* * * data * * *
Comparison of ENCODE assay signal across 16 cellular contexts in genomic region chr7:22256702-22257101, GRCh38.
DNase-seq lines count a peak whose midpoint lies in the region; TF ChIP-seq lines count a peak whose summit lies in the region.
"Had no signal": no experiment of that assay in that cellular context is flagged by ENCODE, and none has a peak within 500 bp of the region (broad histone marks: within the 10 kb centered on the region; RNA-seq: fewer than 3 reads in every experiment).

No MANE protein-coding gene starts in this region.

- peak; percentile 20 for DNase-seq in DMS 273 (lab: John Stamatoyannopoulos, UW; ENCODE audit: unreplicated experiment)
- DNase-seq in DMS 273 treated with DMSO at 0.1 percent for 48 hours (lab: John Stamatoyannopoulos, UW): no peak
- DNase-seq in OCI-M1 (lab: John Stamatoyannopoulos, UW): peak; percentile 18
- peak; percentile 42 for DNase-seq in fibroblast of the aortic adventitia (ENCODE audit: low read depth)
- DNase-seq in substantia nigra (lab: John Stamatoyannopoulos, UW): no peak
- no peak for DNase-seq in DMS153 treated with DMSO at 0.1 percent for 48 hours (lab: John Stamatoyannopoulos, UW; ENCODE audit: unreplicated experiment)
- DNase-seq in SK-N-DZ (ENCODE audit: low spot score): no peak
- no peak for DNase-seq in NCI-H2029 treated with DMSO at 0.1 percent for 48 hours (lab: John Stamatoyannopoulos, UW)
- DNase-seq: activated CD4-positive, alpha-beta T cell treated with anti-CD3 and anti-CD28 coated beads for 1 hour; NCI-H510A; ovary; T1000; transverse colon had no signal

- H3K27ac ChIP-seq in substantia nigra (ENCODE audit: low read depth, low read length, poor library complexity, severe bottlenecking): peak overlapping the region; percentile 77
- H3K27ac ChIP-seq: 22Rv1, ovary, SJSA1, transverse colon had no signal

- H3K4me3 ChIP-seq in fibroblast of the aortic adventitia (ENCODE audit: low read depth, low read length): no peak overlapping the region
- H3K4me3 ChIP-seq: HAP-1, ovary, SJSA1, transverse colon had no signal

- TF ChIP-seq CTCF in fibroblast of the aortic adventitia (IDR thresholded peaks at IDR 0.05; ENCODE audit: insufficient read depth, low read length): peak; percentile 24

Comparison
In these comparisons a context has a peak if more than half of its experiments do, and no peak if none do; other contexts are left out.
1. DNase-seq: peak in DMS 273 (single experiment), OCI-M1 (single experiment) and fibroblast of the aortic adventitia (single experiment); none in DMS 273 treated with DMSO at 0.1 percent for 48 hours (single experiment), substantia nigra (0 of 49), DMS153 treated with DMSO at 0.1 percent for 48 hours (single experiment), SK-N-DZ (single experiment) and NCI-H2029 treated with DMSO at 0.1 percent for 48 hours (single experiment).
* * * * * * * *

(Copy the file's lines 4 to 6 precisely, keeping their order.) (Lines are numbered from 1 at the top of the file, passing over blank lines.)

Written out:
No MANE protein-coding gene starts in this region.

- peak; percentile 20 for DNase-seq in DMS 273 (lab: John Stamatoyannopoulos, UW; ENCODE audit: unreplicated experiment)
- DNase-seq in DMS 273 treated with DMSO at 0.1 percent for 48 hours (lab: John Stamatoyannopoulos, UW): no peak